All nonprofits operate in an environment where the boundary between the for-profit and nonprofit world is increasingly blurring. More government and donor funding sources for these groups are based on performance contracts. All funders are now demanding better results for their money.
"There is no such a thing as a rich nonprofit that doesn't have to worry about cash," says Jeff Bradach, co-founder and managing partner with Bridgespan, a Massachusetts based consulting firm devoted to nonprofit management. "The average nonprofit has less than $1 million in revenue," he says. "Nonprofit management is where business was in the 1950s. They are more like mom and pop organizations. The amount they accomplish with what they have is astonishing. Everyone who is hired is making a lot of compromises to do their jobs. Business people underestimate this degree of difficulty," he says.
Nonprofits also struggle with the lingering effects of recession and terrorism. After 9-11, some direct service outreach nonprofits lost funding because attention was focused on helping the victims of the World Trade Center and Pentagon attacks. Although poor families still needed help to get food, clothes, and shelter, they became "second-wave" victims of this national tragedy, since there was less money available.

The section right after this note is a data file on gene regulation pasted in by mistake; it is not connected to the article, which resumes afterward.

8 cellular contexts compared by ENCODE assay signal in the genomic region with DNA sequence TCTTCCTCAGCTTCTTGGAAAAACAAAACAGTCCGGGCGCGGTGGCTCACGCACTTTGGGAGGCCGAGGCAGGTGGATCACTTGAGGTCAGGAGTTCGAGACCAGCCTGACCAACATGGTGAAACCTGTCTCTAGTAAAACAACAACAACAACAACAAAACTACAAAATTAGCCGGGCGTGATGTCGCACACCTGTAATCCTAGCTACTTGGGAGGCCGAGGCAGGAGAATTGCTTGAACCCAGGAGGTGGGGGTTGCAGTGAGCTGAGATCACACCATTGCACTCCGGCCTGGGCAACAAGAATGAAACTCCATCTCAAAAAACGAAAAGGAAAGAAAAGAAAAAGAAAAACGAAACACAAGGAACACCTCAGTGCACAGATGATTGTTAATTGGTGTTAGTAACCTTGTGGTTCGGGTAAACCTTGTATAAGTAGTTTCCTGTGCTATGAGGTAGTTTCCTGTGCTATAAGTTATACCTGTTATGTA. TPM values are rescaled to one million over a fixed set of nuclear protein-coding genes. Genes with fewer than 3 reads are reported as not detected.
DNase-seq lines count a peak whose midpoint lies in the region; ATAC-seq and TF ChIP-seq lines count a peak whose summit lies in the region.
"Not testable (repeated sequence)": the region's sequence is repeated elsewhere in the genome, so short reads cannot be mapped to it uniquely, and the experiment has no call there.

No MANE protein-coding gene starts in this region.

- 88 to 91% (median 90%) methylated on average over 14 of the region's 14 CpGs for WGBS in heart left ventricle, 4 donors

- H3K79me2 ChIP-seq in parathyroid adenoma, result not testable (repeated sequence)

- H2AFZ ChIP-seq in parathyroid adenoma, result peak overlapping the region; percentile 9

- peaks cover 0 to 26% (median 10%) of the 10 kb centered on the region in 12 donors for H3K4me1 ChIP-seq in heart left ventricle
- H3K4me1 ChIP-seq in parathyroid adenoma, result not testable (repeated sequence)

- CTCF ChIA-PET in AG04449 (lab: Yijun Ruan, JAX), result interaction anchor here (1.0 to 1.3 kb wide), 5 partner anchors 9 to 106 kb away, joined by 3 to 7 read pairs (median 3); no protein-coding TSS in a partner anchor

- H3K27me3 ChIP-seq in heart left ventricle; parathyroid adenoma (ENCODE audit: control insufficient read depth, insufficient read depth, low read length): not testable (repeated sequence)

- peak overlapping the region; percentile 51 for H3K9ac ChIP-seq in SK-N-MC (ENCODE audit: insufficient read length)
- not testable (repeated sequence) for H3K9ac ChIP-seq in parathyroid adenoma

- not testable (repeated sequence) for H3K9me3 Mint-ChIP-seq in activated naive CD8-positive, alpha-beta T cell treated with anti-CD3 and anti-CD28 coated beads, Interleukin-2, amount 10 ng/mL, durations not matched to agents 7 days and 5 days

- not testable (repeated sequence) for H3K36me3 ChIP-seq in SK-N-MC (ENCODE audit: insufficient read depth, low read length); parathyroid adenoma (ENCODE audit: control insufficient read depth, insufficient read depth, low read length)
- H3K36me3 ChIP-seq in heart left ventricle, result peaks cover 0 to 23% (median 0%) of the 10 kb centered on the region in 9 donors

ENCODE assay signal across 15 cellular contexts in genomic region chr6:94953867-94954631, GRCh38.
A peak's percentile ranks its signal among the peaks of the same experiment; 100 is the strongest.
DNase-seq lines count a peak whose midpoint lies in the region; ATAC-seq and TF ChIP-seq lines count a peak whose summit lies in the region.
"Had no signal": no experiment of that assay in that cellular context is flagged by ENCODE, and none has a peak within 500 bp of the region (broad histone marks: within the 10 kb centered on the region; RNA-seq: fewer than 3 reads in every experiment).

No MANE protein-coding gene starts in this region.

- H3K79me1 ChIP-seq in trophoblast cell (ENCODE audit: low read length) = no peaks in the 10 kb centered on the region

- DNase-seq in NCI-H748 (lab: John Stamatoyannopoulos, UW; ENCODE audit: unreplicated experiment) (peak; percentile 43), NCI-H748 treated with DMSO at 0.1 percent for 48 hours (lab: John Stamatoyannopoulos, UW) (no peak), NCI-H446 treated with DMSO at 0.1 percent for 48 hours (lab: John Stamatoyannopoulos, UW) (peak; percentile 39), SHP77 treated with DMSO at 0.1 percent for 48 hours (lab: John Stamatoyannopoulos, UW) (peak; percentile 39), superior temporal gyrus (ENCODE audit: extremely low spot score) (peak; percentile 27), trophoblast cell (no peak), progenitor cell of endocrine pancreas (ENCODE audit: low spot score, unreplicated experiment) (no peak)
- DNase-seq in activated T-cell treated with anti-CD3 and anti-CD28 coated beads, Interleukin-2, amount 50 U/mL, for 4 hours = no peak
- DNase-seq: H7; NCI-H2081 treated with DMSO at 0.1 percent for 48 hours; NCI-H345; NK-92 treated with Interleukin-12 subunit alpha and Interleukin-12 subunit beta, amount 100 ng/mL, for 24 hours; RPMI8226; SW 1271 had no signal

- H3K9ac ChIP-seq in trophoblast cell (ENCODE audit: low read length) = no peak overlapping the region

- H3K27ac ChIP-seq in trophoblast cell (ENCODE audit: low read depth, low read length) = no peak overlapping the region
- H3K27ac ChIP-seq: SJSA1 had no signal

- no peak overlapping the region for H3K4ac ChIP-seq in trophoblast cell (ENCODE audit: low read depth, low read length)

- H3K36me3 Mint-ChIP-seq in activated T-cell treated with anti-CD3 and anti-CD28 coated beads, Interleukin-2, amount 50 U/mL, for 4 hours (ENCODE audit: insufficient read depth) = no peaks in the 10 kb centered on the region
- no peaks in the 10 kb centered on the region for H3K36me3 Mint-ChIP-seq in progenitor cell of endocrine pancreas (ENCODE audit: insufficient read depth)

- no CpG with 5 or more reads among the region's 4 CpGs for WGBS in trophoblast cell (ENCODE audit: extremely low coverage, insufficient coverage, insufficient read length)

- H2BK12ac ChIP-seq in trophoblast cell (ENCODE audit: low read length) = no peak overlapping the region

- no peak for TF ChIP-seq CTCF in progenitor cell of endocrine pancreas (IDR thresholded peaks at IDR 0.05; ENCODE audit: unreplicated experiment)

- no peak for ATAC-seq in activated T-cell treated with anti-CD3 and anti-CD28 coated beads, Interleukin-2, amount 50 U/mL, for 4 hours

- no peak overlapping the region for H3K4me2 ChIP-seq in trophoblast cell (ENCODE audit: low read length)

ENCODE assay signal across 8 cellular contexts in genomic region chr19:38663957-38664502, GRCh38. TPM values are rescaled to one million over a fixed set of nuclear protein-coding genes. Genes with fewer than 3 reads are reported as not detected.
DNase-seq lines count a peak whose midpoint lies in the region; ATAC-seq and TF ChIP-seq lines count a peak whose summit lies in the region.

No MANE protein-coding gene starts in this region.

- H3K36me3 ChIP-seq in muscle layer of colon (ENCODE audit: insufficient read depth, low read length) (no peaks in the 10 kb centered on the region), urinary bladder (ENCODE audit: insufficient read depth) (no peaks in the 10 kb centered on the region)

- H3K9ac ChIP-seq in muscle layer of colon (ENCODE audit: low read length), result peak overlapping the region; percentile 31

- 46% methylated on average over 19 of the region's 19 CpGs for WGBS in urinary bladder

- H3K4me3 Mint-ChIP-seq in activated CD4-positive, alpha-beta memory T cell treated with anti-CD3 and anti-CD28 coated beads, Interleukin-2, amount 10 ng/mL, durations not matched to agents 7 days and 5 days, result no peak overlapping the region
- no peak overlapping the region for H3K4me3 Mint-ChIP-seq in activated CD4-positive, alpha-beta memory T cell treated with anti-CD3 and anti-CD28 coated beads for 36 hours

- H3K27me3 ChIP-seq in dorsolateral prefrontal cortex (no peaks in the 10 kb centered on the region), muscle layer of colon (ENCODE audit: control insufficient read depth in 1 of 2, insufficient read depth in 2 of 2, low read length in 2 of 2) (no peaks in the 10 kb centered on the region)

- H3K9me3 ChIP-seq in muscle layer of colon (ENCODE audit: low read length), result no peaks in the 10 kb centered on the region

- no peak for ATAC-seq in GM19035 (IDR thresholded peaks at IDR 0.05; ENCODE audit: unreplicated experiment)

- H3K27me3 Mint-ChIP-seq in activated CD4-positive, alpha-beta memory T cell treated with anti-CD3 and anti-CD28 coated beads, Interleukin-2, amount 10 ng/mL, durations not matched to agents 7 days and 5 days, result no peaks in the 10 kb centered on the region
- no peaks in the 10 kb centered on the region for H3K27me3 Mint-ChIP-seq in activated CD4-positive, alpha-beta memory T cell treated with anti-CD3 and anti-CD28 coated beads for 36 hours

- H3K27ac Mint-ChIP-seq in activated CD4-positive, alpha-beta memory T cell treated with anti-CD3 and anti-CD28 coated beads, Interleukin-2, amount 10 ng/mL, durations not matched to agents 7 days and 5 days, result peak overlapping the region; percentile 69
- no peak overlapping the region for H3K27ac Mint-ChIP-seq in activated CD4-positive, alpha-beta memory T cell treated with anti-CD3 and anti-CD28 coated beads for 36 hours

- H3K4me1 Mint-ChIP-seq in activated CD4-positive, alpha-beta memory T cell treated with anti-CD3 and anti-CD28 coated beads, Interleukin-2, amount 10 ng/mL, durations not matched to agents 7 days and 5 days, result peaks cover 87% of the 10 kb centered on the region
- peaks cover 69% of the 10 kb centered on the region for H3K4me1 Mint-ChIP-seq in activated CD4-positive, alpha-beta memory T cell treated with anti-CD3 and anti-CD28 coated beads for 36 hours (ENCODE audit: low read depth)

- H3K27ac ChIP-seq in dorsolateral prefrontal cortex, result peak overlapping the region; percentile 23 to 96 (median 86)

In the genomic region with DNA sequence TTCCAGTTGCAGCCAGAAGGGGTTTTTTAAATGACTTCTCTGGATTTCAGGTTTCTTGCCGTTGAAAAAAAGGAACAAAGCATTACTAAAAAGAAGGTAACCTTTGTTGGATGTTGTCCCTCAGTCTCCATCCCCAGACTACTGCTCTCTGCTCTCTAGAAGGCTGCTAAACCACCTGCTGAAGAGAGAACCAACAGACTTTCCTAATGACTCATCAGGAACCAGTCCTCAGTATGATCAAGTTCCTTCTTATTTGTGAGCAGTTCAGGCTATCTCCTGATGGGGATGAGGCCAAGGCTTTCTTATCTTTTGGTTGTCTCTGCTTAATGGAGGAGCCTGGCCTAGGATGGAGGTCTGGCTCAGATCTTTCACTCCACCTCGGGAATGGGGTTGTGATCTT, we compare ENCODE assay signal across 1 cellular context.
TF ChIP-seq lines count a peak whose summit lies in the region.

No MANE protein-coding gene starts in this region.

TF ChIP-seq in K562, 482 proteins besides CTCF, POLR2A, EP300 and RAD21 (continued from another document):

Competing for the Same Resources
Local organizations compete with national organizations for the same donations, staff members, and executive level leadership. In some cases local groups rely on donors outside the region. Sandra Renner, vice president of the Alford Group, a Bethesda based consulting firm for nonprofits, says, "[This trend] puts pressure on a local nonprofit to perform at the level of a national nonprofit."
"For staff and executives, local organizations compete with national organizations with greater resources and better benefits." says Renner, "Jobseekers have to think what culture they will feel more comfortable with and identify where they will be able to grow and profit professionally."
She adds, the differences in the size and resources of these groups can make a huge difference in the quality of professional life.
Editor's note: This article by David Liss, was first acquired by washingtonpost.com on April 30, 2003.